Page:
Kate Bladow shared some interesting insights in a recent series on Beth's Blog, How Nonprofits Can Use Social Media regarding the role of listening in the world of non-profit marketing. According to the non-profits with which Kate spoke, the role of listening in an organization can be the difference between engaging deeply with your constituency to achieve your org's mission and alienating them through spam or other irrelevant touch points.I'll touch upon some of the highlights of Kate's series and bring to light some of the best practices she gathered from various non-profits, but you can get more detail about the concept of listening literacy from the blog series.To begin with, Kate defines listening as "knowing what is being said online about your organization, field or issue." Basically, the act of going out into the social web - blogs, social networks, bulletin boards, Twitter, search engines - and picking out conversations relevant to your organization or cause.The value of this exercise is that you can then use the conversations you encounter to improve your programs (even negative comments are an opportunity to improve) to identify misconceptions about your organization that you can actively work to change as well as finding opportunities to engage with your constituency in a relevant and meaningful way.Some basic suggestions for beginning to listen online:Organize your listening workflow by subscribing to relevant blogs, twitter and other feeds with a free RSS reader or get aggregated bulletin board content.Set goals for your listening project.Report back to your team regularly on your findings.Identify keywords intrinsic to your organization and search for them on search engines and Twitter. Create a one-sheeter for your organization with the results to use in your marketing efforts.Keep a list of words and phrases that people use to identify your organization and customize your messaging to match how people already identify your org.Run a search engine referral report in Analytics or your AdWords account to see what users are typing in to find your org.Check out social bookmarking sites like StumbleUpon or delicious to see what terms people are tagging relevant to your org's content.Check out Beth's list of free tools for listening online.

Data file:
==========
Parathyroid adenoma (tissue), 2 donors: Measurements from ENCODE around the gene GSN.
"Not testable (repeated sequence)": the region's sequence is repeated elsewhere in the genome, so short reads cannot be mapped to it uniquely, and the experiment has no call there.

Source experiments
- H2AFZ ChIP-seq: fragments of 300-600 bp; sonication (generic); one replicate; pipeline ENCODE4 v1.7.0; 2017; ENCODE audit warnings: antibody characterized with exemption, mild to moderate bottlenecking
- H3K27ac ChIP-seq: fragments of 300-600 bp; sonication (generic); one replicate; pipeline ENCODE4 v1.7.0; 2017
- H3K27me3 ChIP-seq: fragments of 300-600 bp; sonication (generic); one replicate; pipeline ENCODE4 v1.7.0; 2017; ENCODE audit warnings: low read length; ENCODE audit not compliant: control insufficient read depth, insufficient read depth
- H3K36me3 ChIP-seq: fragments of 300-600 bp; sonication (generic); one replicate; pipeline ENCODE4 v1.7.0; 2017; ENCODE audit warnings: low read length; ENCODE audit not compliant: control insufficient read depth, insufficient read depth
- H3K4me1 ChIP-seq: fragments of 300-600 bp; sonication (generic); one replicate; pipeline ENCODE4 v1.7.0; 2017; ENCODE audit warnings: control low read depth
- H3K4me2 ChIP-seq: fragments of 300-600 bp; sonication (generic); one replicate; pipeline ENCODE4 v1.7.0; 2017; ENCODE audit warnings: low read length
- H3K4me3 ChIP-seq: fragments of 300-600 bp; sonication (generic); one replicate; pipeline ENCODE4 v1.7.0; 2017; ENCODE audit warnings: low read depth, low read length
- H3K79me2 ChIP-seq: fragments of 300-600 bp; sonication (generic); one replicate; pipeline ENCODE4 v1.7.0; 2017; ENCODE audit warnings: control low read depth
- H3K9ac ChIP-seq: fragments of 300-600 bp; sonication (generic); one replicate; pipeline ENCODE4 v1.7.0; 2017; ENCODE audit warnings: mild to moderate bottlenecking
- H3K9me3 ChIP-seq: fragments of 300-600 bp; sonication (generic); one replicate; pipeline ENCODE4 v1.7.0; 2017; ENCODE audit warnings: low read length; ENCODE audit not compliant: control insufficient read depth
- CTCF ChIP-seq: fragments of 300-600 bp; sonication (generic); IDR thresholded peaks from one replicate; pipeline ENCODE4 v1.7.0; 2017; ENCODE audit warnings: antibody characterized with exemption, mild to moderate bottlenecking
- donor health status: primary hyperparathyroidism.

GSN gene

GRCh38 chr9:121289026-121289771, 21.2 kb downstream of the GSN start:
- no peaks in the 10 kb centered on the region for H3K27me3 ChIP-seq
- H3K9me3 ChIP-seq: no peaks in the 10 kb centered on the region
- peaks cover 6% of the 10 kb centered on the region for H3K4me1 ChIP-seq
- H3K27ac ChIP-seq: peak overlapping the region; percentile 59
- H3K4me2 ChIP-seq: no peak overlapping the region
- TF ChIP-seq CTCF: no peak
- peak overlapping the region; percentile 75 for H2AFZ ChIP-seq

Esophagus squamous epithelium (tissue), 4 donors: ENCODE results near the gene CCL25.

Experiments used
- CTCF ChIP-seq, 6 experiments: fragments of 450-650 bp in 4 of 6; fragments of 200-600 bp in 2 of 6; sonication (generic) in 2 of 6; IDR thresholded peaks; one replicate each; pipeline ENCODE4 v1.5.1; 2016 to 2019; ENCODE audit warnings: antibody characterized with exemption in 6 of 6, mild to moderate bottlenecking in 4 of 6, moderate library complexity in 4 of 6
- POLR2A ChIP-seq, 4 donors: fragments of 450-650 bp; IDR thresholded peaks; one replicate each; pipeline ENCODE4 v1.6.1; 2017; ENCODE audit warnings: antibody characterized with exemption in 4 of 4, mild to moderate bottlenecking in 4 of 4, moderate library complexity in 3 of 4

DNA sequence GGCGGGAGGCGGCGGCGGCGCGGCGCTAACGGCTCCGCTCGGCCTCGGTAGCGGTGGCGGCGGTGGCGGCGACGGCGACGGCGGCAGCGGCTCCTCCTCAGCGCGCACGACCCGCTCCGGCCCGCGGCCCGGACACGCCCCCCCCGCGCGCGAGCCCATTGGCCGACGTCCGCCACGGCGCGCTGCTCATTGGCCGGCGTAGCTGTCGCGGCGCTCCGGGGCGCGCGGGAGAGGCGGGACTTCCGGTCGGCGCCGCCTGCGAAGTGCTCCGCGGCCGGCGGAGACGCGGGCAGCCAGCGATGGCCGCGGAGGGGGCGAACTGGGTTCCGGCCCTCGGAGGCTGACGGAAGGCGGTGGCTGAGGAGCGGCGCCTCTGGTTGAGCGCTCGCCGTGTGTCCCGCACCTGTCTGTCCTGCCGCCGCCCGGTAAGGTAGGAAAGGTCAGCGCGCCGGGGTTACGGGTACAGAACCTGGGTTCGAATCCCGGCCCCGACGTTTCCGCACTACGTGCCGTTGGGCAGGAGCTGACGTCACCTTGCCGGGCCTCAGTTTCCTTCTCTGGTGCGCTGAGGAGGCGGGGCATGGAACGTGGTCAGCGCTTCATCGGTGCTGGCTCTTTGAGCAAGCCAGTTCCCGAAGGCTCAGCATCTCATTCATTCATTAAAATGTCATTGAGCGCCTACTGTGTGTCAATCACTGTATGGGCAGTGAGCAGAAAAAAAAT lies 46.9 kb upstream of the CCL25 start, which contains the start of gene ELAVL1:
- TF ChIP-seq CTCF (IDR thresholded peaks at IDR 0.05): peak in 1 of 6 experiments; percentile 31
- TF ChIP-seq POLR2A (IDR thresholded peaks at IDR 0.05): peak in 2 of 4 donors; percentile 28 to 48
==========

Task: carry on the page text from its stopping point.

Kate Bladow is a Non-Profit Techie that works for Pro Bono Net by day and blogs at Technola by night. Beth Kanter authors Beth's Blog, How Nonprofits Can Use Social Media, contributes to various books on the subject of technology in the non-profit space and in 2009, she was named by Fast Company Magazine as one of the most influential women in technology and one of Business Week's "Voices of Innovation for Social Media."
Posted by Jessica Vaughan, Google Grants Team
"We are using Google Docs to share info with other volunteers in our neighborhood association in New Orleans. We have "Block Captains" who each compile data on infrastructure issues related to Hurricane Katrina so that we can accelerate rebuilding our homes and our lives. One person uploads the data into Google Docs regarding the issues we find (like leaks and broken catch basins, missing street signs and stop signs). The spreadsheets are then shared with other members of the association, the Water board and the City so they can view the issues and address them."
This group concludes by saying, "Google Docs makes it easy for us to enter & is the ONLY way for us to share the up-to-date data." Read this story and other use cases from students, teachers, and more on the Google Docs site. When reviewing these stories, think about ways your organization could benefit from using Google Docs and the entire suite of Google Apps for Non-Profits to better meet your mission.
At the beginning of the year, most people take time to reflect on what they've accomplished in the past year and what their goals are for the next year. New Year's Resolutions are a chance to reinvent yourself and try out new experiences.
It's also a good time for businesses to reflect on their past year and what they plan on accomplishing in 2010. At Google, we overhauled the AdWords interface and released a number of enterprise-class features in Analytics.
Take the time to reflect on your 2009. Not just the quantitative accomplishments, but the risks you took and the new strategies you tried. Did you change your focus? Did you launch a new marketing plan?
Google has some tools to help you plan for and test your new strategies in 2010.
Planning for 2010:
Posted by Lee Anne Grant, Google AdWords Team
As you likely know, Google Grants ads cannot be run on content partner sites in Google's ad network. However, the Google Grants Team is pleased to announce that we have a unique opportunity for a handful of grantees to participate in a month-long experiment to have ads for their organization shown on the Google Content Network for free. In this experiment, Googlers (Google employees) will create and manage a separate AdWords account for selected organizations to receive up to $500 worth of ad clicks on content sites in the Google Network at no cost to the organization. Note that the Googler will have full control over this separate account, creating ads and selecting keywords, and the participating grantee organization will not have access to the account or access to the Googler managing the account.
If you are interested in this opportunity, please review the requirements below.
If your organization meets these requirements and would like to be considered, please complete this form.